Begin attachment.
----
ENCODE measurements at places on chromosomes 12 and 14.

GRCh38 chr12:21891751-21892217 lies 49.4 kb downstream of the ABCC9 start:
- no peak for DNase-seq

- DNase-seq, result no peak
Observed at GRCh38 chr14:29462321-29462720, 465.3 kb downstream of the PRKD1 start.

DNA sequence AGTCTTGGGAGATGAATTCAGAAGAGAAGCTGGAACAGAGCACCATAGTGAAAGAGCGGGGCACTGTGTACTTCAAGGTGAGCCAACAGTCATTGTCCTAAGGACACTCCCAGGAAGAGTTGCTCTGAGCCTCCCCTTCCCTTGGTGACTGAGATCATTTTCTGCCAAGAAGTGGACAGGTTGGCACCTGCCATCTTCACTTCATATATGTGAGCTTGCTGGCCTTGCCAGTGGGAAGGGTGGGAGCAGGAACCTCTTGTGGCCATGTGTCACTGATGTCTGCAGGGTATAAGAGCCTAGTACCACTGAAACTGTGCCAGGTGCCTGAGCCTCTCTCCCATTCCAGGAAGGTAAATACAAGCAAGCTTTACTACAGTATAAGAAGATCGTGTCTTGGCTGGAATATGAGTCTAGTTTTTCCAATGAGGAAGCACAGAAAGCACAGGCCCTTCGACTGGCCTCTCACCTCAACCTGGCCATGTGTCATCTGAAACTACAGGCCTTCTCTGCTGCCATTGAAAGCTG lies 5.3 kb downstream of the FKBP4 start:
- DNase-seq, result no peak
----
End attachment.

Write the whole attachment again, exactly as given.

ENCODE measurements at places on chromosomes 12 and 14.

GRCh38 chr12:21891751-21892217 lies 49.4 kb downstream of the ABCC9 start:
- no peak for DNase-seq

- DNase-seq, result no peak
Observed at GRCh38 chr14:29462321-29462720, 465.3 kb downstream of the PRKD1 start.

DNA sequence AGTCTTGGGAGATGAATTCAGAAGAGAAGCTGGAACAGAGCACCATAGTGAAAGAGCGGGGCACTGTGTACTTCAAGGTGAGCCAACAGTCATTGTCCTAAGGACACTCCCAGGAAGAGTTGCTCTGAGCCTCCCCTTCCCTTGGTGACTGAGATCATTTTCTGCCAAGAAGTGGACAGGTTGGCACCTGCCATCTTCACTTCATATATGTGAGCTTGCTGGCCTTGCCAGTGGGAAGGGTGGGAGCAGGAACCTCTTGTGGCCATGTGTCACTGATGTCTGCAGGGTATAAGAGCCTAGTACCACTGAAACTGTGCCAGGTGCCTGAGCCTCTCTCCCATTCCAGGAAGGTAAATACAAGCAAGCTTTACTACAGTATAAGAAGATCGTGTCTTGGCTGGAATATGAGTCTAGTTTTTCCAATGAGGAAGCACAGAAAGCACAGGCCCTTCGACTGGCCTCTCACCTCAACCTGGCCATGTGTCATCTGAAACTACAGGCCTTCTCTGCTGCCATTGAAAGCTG lies 5.3 kb downstream of the FKBP4 start:
- DNase-seq, result no peak